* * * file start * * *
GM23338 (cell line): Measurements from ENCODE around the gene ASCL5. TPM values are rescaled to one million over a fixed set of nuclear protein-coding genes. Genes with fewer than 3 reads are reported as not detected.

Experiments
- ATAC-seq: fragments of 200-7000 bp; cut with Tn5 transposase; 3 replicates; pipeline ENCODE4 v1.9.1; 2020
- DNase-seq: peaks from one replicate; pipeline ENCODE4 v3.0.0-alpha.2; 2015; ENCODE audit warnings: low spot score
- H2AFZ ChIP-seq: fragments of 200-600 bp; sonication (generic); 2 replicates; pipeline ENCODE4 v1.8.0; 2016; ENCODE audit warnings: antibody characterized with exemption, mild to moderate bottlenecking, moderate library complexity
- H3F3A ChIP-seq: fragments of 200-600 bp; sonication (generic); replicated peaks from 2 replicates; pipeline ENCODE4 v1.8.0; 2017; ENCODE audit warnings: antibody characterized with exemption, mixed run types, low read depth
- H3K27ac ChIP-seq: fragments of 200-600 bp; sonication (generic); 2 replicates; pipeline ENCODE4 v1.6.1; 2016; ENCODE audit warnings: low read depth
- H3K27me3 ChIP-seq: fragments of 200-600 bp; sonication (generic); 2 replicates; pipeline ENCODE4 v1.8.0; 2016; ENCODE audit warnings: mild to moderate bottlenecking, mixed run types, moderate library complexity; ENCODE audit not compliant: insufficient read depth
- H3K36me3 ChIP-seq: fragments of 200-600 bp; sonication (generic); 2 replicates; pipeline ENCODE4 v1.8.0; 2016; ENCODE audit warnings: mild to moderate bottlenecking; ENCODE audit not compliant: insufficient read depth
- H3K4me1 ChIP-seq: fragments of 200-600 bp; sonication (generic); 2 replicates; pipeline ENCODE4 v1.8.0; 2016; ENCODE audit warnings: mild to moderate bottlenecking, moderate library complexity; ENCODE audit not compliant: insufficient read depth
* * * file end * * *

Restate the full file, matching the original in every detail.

GM23338 (cell line): Measurements from ENCODE around the gene ASCL5. TPM values are rescaled to one million over a fixed set of nuclear protein-coding genes. Genes with fewer than 3 reads are reported as not detected.

Experiments
- ATAC-seq: fragments of 200-7000 bp; cut with Tn5 transposase; 3 replicates; pipeline ENCODE4 v1.9.1; 2020
- DNase-seq: peaks from one replicate; pipeline ENCODE4 v3.0.0-alpha.2; 2015; ENCODE audit warnings: low spot score
- H2AFZ ChIP-seq: fragments of 200-600 bp; sonication (generic); 2 replicates; pipeline ENCODE4 v1.8.0; 2016; ENCODE audit warnings: antibody characterized with exemption, mild to moderate bottlenecking, moderate library complexity
- H3F3A ChIP-seq: fragments of 200-600 bp; sonication (generic); replicated peaks from 2 replicates; pipeline ENCODE4 v1.8.0; 2017; ENCODE audit warnings: antibody characterized with exemption, mixed run types, low read depth
- H3K27ac ChIP-seq: fragments of 200-600 bp; sonication (generic); 2 replicates; pipeline ENCODE4 v1.6.1; 2016; ENCODE audit warnings: low read depth
- H3K27me3 ChIP-seq: fragments of 200-600 bp; sonication (generic); 2 replicates; pipeline ENCODE4 v1.8.0; 2016; ENCODE audit warnings: mild to moderate bottlenecking, mixed run types, moderate library complexity; ENCODE audit not compliant: insufficient read depth
- H3K36me3 ChIP-seq: fragments of 200-600 bp; sonication (generic); 2 replicates; pipeline ENCODE4 v1.8.0; 2016; ENCODE audit warnings: mild to moderate bottlenecking; ENCODE audit not compliant: insufficient read depth
- H3K4me1 ChIP-seq: fragments of 200-600 bp; sonication (generic); 2 replicates; pipeline ENCODE4 v1.8.0; 2016; ENCODE audit warnings: mild to moderate bottlenecking, moderate library complexity; ENCODE audit not compliant: insufficient read depth